Posts Tagged ‘fear’

Find YOUR doctor, not just A doctor.

July 21, 2010

Recently, I was talking with a friend who mentioned her doctor had recommended she needed to find a specialist pretty quickly. This was the second time her doctor had made that recommendation.  When I asked why she hadn’t done it, she said she didn’t even know where to begin.  For anyone who is suddenly diagnosed with a serious illness or the possibility of a serious illness, determining what steps to take next can be overwhelming.  Finding the right doctor, at a time when our mind is spinning, can seem truly beyond our ability. Often, our physician will refer us to a colleague or we might be expected to look at the list of doctors on our insurance plan and pick one.  Sounds like the easiest and best solution.  But, there is a catch to that solution.

When we are faced with a potential serious long term or life-threatening illness, it becomes critical that whatever doctors we choose to work with are doctors that we trust and like and feel really comfortable with.  While this is true for any doctor, we often settle for the most convenient or easiest get an appointment with. Since we usually see them infrequently for physicals and acute illnesses, we can forgive an abrupt bedside manner or the harried energy.  However, when we will be seeing a doctor frequently, when we have to rely on them for our lives, when we need to be able to comfortably talk about all of our symptoms with them, when we need their undivided attention, it becomes critical that we don’t settle but that we choose.

But choosing, taking the time to interview several doctors, researching who is covered by our insurance plan, getting recommendations, can all be overwhelming when all we can think about is the illness and what it means for us.  That is when it is critical to find an advocate–someone to help you sort out all the pieces, to listen with you at doctor’s appointments, to help you define the questions you need answered and to help those questions get asked.  An advocate can be anyone–a friend, a partner, a child or parent, or a professional who is trained to help.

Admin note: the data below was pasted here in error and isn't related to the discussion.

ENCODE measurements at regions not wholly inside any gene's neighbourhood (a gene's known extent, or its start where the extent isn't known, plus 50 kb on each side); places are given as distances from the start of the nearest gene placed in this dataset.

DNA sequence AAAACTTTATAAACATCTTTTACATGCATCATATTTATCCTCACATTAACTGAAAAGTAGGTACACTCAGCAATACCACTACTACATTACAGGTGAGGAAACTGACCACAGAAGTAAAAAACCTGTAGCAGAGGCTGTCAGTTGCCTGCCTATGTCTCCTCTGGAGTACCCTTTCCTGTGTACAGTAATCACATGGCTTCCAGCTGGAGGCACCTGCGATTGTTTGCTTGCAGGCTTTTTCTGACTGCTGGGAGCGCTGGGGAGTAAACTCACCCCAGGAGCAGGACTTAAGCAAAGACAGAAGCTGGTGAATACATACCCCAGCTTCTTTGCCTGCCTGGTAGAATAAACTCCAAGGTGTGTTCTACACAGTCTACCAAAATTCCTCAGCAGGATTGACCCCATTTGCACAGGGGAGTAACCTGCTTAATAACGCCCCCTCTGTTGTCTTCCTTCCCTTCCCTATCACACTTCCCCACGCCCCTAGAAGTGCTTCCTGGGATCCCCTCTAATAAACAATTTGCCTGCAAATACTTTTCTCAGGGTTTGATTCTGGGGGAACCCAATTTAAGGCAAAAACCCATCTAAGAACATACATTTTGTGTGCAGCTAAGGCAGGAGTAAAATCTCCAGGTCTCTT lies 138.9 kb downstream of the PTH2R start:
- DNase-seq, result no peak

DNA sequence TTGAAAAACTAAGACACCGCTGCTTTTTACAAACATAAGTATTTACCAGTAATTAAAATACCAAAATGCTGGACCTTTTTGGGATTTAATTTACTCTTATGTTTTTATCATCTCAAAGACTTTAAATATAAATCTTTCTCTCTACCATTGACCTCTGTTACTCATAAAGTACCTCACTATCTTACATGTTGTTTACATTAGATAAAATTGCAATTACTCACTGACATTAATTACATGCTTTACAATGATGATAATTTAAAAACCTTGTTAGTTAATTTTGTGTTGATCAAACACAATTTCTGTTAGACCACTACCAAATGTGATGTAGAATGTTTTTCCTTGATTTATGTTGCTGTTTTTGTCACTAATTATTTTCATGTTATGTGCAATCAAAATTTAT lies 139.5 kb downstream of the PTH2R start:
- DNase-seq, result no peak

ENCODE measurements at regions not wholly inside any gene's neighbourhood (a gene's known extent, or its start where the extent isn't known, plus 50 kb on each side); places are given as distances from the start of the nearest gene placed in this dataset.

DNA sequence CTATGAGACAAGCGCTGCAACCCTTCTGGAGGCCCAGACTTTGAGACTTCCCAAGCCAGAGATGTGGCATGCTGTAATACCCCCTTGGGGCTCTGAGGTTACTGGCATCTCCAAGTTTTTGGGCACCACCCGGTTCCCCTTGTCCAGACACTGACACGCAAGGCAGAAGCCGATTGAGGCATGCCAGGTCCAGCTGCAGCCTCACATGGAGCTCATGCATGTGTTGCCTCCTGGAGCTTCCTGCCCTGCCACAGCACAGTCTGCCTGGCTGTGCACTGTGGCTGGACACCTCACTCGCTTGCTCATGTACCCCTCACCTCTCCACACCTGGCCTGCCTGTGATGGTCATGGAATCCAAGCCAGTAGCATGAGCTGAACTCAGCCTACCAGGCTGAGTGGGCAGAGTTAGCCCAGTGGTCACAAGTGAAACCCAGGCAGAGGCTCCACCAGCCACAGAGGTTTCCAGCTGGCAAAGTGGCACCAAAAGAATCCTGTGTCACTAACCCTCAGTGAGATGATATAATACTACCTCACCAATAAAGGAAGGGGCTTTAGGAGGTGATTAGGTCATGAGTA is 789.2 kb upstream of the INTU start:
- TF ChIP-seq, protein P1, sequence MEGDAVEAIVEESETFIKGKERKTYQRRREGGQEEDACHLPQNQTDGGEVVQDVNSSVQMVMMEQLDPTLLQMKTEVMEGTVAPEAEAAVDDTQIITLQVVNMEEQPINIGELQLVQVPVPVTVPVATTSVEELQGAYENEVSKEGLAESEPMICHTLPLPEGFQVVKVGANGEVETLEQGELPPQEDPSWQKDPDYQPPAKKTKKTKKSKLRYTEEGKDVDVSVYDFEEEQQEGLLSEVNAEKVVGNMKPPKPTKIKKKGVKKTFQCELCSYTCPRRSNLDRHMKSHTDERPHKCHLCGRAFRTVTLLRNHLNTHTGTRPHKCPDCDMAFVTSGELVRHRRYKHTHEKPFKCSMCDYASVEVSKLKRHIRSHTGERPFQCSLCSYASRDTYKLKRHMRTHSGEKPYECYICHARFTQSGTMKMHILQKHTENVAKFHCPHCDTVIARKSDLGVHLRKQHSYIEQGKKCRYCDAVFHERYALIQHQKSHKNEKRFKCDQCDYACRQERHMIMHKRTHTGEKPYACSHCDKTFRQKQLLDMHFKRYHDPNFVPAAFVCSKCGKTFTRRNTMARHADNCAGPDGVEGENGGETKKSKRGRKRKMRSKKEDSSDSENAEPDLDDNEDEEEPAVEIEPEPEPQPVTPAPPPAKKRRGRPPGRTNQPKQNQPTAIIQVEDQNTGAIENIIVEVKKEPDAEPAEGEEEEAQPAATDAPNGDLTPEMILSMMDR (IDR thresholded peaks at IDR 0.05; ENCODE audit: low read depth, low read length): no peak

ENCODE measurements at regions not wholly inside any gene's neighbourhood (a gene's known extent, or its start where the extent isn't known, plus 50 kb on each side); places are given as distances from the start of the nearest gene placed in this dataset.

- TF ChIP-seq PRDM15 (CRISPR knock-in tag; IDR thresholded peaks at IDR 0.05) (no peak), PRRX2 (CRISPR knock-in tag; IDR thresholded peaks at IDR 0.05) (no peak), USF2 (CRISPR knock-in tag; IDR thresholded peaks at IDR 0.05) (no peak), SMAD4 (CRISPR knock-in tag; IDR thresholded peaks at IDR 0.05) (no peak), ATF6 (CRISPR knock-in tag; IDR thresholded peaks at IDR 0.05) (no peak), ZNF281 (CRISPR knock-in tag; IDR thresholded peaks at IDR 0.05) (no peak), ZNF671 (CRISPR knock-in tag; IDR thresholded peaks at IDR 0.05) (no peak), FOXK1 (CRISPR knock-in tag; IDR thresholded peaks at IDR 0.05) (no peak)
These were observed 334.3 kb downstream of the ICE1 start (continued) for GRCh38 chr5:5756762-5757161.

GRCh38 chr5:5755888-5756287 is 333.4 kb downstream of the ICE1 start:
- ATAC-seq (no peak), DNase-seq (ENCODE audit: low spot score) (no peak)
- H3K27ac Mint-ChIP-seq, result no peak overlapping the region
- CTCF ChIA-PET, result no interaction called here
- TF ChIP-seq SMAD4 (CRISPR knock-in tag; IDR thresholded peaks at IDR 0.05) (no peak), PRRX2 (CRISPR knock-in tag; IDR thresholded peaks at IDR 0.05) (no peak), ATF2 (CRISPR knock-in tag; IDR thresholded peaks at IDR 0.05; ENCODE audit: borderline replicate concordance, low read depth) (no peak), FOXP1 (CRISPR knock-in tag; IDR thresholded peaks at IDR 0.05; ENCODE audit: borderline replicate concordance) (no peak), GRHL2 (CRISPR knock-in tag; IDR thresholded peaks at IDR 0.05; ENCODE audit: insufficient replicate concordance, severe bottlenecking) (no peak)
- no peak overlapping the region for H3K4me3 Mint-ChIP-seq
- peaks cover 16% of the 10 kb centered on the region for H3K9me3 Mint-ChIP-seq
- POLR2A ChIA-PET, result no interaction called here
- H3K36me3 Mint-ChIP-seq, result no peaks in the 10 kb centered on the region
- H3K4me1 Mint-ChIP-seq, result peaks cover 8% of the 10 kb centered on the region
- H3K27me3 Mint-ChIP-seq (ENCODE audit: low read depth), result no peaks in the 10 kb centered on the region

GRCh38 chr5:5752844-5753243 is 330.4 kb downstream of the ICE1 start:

Several months ago, one of my friends, who was finishing her chemotherapy, said she was glad she was done because now she could start looking for an oncologist she liked and felt good with.   I asked why now and she said because she didn’t feel like she could change doctors once the chemo started, but that she had never really felt comfortable with her oncologist.  She said when she was diagnosed and referred, she had just been in such shock, she had gone along with the referred doctor and then felt stuck. How much harder that makes our treatment and recovery!

It is our life and our health and we need to feel comfortable and informed to make the best decisions and choices. Finding an advocate who can be there with you and for you can make a huge difference.  It will allow you to take the time to find YOUR doctor, not just A doctor for your care. And that can make all the difference in your ability to recover and heal.

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What’s wrong with being a Cancer Survivor?

July 9, 2010

After I was diagnosed with  cancer, a friend of mine, who had also been diagnosed with cancer some years earlier, invited me to join a training and fitness group for anyone who had experienced cancer called Capital of Texas Team Survivor.  It was a wonderful message to me that I would survive the cancer experience, which in that time of fear and uncertainty was a very positive message.

But not everyone thinks the term cancer survivor is positive. Recently a friend suggested that from a marketing point of view, Team Survivor did not send the best message to the public nor to those dealing with cancer. Truthfully, this really surprised me. It had been such an empowering idea for me, I was confused why it wouldn’t send a positive message to anyone.

According to Webster, a survivor is “a person regarded as resilient or courageous enough to be able to overcome hardship or misfortune; a person who continues to function or prosper despite hardships or setbacks.”  This really seemed to be a compliment and not much help to understanding why the term might be controversial.